Flights to Santiago
Get to know Santiago
Use our city guide to get your bearings and find out more about the city.
Get to know Santiago
The best way to discover this constantly changing metropolis is to walk around the various districts and neighbourhoods.
Most government activities take place in Santiago's downtown area (El Centro), which is home to La Moneda (the presidential palace), Plaza de Armas and the Judicial and Executive Branches. This area also boasts numerous museums and pedestrian malls.
Districts such as Providencia, Las Condes and Vitacura offer a dazzling array of businesses, shops and restaurants as well as a bustling nightlife.
Bellavista offers the perfect combination of fine food, arts and entertainment. Choose from one of the dozens of incredible restaurants that line streets like Constitución and Loreto, and then take in one of the neighbourhood's cultural or recreational events.
Though all big cities are dominated by concrete to some degree, Santiago is home to several imposing green spaces. For example, Parque Metropolitano, also known as Cerro San Cristóbal, is visible from most of the city. You can get to the top on foot, by bike or by car or take a refurbished cable car.
Don't miss the opportunity to taste some of Chile's best wines and tour the vineyards that are now enveloped by the city. Other great daytrip options are Pirque, a neighbouring village in the Andean foothills, and the Maipo Valley, where you can enjoy nature, sample local food, pick up some souvenirs and find a place to spend a few nights near the banks of the Maipo River.
Santiago is also located near many attractions such as the beach house of poet Pablo Neruda, Isla Negra, ski resorts located around 60 km from the city, spots in the Andean foothills like Cajón del Maipo, the port of Valparaíso, which is about an hour from Santiago, and Viña del Mar and other summer resorts on the shores of the Pacific Ocean. Options for enjoying the mountains and sea are always right at your fingertips in Santiago.
Things to do in Chile
Leave the city for adventure, mountains, wildlife and remote islands. Here’s a few suggestions.
Things to do in Chile
Once you've ticked off the sprawling city of Santiago and the charming port city of Valparaíso and taken a wine tour through the Casablanca Valley, it's time to see more of this idiosyncratic country.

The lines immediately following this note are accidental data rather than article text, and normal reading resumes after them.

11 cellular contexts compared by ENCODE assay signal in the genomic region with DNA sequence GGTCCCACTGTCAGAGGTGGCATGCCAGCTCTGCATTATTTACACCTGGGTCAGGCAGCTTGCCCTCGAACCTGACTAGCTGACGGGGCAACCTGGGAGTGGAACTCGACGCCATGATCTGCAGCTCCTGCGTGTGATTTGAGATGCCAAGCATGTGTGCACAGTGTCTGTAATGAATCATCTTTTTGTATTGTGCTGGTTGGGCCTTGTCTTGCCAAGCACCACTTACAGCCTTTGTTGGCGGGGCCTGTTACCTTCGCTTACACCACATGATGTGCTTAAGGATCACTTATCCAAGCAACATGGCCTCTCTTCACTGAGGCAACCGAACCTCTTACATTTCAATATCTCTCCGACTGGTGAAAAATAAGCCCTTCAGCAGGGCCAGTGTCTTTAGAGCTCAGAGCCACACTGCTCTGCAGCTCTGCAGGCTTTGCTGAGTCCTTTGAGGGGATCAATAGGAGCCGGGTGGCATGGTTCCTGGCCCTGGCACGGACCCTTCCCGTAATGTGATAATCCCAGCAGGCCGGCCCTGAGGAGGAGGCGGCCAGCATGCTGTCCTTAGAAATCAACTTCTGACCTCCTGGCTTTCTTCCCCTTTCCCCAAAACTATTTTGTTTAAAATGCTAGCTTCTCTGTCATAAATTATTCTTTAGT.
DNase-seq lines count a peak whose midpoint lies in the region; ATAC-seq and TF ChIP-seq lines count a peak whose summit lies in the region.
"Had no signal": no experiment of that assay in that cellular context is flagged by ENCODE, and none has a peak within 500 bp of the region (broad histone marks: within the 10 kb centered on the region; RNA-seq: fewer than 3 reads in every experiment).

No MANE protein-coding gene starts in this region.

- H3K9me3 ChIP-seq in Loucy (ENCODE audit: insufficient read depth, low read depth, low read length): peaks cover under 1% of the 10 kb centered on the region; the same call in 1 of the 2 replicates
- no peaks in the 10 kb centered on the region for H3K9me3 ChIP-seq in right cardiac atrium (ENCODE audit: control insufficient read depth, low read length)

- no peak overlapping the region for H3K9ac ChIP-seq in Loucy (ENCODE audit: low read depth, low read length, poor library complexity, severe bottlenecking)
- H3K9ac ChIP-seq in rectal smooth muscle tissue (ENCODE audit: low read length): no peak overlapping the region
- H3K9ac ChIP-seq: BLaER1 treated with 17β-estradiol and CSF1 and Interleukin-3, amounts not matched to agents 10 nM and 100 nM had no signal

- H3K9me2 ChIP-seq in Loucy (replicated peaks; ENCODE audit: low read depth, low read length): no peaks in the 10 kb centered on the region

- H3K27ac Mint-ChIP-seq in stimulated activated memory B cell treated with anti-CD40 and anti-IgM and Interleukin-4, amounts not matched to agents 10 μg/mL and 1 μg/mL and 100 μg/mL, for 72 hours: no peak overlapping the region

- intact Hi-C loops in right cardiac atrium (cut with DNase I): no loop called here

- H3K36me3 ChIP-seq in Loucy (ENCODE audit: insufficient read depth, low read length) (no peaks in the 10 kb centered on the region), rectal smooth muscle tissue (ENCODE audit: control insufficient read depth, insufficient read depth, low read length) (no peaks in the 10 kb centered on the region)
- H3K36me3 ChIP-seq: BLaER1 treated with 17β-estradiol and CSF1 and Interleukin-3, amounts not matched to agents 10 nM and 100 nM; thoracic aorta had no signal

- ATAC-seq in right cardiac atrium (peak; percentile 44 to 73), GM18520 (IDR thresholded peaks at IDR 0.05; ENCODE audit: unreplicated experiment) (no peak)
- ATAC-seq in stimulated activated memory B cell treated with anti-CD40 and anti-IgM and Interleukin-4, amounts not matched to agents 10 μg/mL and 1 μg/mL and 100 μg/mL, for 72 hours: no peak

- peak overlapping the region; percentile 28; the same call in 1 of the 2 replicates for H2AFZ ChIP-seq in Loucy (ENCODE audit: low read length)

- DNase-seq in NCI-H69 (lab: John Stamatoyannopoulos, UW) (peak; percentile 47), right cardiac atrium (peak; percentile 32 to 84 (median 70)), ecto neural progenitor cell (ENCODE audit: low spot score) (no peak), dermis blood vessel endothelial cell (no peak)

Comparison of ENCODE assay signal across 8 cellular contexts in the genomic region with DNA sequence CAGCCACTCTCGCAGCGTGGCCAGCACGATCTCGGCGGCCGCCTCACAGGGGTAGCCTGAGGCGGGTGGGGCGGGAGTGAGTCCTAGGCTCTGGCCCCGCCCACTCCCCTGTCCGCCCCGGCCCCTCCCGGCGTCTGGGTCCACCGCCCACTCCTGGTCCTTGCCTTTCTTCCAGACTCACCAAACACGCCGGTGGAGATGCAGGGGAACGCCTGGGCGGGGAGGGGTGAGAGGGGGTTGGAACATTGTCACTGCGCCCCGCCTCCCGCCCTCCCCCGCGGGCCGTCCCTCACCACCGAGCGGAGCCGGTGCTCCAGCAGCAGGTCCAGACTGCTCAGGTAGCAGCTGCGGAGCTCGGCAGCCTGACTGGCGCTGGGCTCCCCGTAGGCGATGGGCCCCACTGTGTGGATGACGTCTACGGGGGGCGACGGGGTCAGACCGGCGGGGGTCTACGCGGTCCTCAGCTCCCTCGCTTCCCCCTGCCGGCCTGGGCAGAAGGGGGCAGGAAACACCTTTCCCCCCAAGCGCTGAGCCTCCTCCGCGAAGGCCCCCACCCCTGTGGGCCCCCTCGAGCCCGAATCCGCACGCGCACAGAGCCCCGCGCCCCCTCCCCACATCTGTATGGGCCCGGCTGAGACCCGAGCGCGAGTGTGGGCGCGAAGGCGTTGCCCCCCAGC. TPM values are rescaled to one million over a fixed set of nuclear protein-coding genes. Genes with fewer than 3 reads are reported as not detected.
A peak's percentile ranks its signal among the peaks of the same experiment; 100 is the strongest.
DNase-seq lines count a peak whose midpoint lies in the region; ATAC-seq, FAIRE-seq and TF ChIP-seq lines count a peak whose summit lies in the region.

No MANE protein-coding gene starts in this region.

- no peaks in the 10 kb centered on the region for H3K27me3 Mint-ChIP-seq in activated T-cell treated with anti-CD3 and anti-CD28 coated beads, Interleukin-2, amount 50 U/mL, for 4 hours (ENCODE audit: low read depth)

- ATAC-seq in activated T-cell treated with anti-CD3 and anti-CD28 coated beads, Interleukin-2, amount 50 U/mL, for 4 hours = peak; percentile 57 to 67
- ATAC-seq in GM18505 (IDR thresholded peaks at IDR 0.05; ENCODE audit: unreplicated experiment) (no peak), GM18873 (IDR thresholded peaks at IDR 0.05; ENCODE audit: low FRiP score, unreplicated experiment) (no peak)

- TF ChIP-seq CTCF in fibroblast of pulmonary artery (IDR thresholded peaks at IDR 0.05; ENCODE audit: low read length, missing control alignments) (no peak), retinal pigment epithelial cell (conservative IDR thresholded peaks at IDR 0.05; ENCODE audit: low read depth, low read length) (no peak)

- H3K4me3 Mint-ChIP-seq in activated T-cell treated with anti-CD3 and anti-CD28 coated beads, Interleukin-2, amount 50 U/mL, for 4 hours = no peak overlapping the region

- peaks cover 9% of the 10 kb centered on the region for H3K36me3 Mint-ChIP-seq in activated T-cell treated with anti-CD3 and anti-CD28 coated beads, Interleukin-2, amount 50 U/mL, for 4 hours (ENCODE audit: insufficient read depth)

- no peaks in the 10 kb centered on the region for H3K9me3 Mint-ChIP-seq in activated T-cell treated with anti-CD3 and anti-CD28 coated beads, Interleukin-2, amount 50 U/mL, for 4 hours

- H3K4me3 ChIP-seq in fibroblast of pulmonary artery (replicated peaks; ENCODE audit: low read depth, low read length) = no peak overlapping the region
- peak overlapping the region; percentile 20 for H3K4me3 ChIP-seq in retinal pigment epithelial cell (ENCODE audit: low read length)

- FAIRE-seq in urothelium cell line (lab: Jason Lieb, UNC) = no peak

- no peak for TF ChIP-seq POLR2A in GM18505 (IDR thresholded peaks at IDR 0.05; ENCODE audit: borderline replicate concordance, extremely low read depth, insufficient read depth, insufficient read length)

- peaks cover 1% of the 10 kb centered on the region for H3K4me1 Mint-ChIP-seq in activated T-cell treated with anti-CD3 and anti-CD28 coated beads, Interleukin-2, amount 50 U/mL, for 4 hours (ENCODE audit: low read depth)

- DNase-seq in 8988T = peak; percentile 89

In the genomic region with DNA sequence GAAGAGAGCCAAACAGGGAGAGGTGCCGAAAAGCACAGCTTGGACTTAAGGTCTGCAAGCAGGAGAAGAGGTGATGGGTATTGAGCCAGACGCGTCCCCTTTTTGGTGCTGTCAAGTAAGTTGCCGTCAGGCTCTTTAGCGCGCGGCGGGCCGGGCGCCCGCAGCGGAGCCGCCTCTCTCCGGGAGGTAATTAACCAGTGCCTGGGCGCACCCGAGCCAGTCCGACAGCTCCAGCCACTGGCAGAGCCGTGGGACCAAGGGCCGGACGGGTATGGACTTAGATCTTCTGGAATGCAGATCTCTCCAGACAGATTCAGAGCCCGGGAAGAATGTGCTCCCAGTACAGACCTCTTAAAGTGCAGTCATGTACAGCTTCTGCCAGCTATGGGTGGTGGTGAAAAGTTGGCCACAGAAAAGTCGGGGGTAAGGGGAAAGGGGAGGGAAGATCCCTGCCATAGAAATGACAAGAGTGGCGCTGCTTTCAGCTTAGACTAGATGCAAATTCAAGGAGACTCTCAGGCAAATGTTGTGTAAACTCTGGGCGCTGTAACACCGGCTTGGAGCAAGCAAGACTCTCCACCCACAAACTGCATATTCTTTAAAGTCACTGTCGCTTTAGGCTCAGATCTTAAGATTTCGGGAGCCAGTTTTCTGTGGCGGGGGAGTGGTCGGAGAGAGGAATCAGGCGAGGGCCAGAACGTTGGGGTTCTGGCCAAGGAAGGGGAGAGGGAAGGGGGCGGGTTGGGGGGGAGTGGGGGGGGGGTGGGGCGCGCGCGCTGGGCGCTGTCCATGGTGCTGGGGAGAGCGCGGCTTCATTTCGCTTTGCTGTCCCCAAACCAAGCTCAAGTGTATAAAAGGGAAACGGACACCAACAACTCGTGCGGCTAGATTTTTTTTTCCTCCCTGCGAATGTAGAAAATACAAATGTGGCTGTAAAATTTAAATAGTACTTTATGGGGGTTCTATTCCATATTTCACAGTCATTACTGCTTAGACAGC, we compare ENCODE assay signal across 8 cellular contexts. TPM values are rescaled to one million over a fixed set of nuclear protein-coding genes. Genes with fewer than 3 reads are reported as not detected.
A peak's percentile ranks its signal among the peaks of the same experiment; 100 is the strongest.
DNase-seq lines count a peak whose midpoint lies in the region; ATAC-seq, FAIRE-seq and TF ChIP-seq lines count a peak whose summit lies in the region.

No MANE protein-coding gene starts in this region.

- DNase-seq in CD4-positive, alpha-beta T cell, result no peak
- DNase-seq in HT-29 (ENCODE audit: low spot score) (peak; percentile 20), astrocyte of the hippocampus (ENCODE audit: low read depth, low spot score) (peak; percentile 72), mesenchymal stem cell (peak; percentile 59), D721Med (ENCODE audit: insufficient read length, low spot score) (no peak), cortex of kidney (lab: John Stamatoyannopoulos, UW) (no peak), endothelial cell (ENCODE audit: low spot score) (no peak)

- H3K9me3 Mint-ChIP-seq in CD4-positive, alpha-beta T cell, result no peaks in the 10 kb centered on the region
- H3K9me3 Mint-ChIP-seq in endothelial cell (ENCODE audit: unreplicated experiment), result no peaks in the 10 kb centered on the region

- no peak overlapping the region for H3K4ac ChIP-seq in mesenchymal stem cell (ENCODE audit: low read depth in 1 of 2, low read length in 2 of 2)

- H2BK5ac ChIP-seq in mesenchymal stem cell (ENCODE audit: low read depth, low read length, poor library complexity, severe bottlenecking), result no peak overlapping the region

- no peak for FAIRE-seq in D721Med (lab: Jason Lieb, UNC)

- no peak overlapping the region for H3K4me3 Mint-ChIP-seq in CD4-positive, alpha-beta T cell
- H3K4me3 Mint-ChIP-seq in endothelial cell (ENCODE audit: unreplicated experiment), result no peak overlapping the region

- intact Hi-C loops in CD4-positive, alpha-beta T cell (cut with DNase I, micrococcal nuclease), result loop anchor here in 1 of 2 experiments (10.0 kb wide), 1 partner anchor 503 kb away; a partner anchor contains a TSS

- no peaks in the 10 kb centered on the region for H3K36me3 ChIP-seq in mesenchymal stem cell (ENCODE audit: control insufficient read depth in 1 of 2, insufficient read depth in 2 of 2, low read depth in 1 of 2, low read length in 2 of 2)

Northern Chile is home to the world's most arid desert and its salt flats, hot springs and geysers as well as large deposits of copper and other minerals and mines. Both Incan and Spanish influences can be seen in its villages and religious festivities, which attract visitors throughout the year.
Your visit to spots like San Pedro de Atacama will allow you to view valuable vestiges of native cultures at archaeological sites and museums.
Near Copiapó, the desert becomes fertile thanks to the camancha, a mist that rises from the sea and allows for life to bloom in impressive natural reserves like the Pan de Azúcar and Fray Jorge National Parks.
While northern Chile is known for its mining, it's also home to a number of astronomical observatories. The most impressive - Cerro Paranal and the Alma Project -confirm the region's status as a land of magical discovery.
It is easy to lose yourself in this area, which is roughly the size of Britain (240,000 km2) but has a less than one inhabitant per km2. Over 50% of Chilean Patagonia is a Protected Wilderness Area. Here, it's just you and the wild nature that serves as a backdrop to such diverse activities as fly-fishing, trekking, cycling, mountain climbing, rafting, kayaking and horseback riding.
The region's surprises include the vastness of the Ice Field that gives way to majestic glaciers and the splendour of mountains like Torres del Paine, San Valentín and Cerro Castillo. You also will be dazzled by the colour and scale of General Carrera and O'Higgins Lakes, the vigour of the Baker, Palena and Futaleufú Rivers and the huge maze of fjords and canals that are home to dolphins and whales.
If you're interested in skiing South America's best slopes, travel 40 km east of downtown Santiago towards the Andes. Some of the most famous ski resorts quickly come into view as you leave the city. Take a 5-day ski tour of El Colorado, La Parva and Valle Nevado. All of them have hotels, restaurants, equipment rental and ski slopes for everyone from beginners to experts who might even prefer off-piste skiing.